Should Companies Pay Dividends?

There are multiple school of thoughts on how companies should use the dollar generated with primary business activity (i.e. selling a product and/or services). Should the company pay back certain amount profits to shareholders or invest back into the business for further growth? To me, it depends upon the company, its business plans and objectives. Whether I prefer it or not depends upon what are my investment objectives.

In general, in developing industry sectors, the companies earn their profits by innovation, product uniqueness, time of market, etc. For examples, companies in technology, alternative energy, biotechnology, traditional pharmaceuticals, etc., sectors need heavy dollar investments to continue their growth and maintain competitiveness. The argument that all profit needs to be ploughed back into the business holds ground. Therefore, it is rare (if not impossible) that a growth-oriented company will provide dividends. Google, Intel, Microsoft, Apple, RIM, et. al., fall under such groups. Although it can be argued that some companies in technology sectors, such as Intel and Microsoft, are becoming more of a value (and perhaps dividend) play. There is nothing wrong in this argument and intentions of management of such companies. From my viewpoint, when such companies are at nascent stage, it is very difficult to understand them and their proposed business model for generating earnings. By the time they start demonstrating their potential with revenue and growth in market share, Mr. Market already prices them at higher multiples.

On the other hand, in mature industry sectors, the companies earn their profits by efficient execution and economies of scale. For example, companies in consumer staples, retails, real estate, banking, and technology services are the ones that depend heavily on these two factors. These sectors do not need large dollar investments for continued innovation. So if I am investing in these sectors, I expect management to share the profits with shareholders in the form of dividends. They do not have any strong argument that all profits need to be invested back into business for growth. When such companies are consistently paying and growing dividends, they are (1) ensuring that shareholders are an important part of their business; (2) shows management’s ability to be financially responsible; and (3) confidence that their business strategies will continue to generate earnings. Since most of the companies pay dividends from free cash flow, the likelihood of engineering the balance sheet is very low.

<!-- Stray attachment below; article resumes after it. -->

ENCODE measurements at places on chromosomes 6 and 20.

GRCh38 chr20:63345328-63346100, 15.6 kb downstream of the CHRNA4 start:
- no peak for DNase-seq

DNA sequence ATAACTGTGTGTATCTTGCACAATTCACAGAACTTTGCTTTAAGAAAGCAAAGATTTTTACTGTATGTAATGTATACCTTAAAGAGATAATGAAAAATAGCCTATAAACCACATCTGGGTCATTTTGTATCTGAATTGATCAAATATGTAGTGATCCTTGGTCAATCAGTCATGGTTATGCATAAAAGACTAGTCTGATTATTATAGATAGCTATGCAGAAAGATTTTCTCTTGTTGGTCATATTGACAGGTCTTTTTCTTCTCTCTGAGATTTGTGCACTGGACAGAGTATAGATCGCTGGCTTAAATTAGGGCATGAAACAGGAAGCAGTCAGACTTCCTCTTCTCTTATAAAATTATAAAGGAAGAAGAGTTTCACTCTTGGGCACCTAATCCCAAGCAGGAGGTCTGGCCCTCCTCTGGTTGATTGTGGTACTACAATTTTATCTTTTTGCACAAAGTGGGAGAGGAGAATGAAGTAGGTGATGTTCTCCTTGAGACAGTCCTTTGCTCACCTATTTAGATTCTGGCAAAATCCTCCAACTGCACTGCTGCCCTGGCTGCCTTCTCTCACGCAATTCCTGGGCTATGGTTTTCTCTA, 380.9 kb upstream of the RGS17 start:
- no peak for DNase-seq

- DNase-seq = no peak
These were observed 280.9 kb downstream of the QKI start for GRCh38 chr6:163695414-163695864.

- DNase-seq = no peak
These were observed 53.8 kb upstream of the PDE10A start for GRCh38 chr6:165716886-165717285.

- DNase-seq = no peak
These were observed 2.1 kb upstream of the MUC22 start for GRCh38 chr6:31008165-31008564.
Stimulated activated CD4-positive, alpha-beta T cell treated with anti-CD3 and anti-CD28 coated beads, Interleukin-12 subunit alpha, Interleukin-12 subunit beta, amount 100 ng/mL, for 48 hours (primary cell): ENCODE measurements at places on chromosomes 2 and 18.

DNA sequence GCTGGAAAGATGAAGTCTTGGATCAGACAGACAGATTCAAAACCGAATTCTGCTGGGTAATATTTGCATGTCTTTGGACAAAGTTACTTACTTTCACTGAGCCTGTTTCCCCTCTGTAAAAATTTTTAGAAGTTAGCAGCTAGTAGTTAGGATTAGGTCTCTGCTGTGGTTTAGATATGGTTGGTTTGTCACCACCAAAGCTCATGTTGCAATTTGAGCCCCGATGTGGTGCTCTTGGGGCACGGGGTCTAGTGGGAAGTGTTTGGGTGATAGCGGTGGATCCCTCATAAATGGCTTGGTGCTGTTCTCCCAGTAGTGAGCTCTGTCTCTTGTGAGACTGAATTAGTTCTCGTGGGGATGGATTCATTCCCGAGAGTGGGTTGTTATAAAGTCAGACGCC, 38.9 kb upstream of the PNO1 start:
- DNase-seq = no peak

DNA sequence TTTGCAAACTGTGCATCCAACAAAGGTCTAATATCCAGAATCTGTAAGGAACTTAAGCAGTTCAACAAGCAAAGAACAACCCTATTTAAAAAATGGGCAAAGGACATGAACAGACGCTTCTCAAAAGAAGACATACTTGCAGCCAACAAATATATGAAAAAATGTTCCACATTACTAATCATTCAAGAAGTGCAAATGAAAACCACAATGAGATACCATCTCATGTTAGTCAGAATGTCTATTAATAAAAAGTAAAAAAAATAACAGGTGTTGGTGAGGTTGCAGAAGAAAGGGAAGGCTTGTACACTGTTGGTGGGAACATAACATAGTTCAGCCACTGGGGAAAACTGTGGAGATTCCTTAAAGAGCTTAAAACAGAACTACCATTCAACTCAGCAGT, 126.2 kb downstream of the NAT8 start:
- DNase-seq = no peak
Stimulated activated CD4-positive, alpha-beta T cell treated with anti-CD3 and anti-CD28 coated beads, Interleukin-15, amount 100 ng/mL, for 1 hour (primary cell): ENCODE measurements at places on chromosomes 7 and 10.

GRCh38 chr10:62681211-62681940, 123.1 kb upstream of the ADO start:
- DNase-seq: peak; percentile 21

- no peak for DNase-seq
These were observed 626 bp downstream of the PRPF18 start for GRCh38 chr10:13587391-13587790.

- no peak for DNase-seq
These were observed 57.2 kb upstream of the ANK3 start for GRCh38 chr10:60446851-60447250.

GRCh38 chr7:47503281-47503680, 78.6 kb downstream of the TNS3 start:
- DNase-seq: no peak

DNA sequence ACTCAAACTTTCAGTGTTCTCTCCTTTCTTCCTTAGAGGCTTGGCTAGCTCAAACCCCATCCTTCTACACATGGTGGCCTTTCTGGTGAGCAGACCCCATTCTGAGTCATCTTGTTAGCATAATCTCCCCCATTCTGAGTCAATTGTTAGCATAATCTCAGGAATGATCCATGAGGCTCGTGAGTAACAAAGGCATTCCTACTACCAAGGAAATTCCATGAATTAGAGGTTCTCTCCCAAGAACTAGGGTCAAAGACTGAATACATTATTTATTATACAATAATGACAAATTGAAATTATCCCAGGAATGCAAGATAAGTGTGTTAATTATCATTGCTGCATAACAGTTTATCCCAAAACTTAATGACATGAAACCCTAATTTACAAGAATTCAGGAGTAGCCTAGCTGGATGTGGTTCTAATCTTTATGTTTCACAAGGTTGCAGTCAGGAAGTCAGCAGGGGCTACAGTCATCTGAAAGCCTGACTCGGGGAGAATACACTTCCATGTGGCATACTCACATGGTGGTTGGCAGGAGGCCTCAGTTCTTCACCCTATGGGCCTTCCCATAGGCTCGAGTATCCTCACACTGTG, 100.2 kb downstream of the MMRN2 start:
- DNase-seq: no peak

I believe both sides of the arguments are correct, similar to a glass being half empty or half full. An individual investor needs to view this from their investment goals and what they want to achieve.

3 Responses to “Should Companies Pay Dividends?”

  1. Dividend Tree says:

    Mark: Couldn’t agree more with you. Thanks for stopping by.


  2. Mark says:

    Only cash cows should pay dividends. Mature companies with excellent free cash flow

  3. Mberenis says:

    Your blog loads really slow for me and maybe other readers. I can’t see anything! You should check it with a speed test and make sure it’s okay. I’m 7mb down / 499k up.

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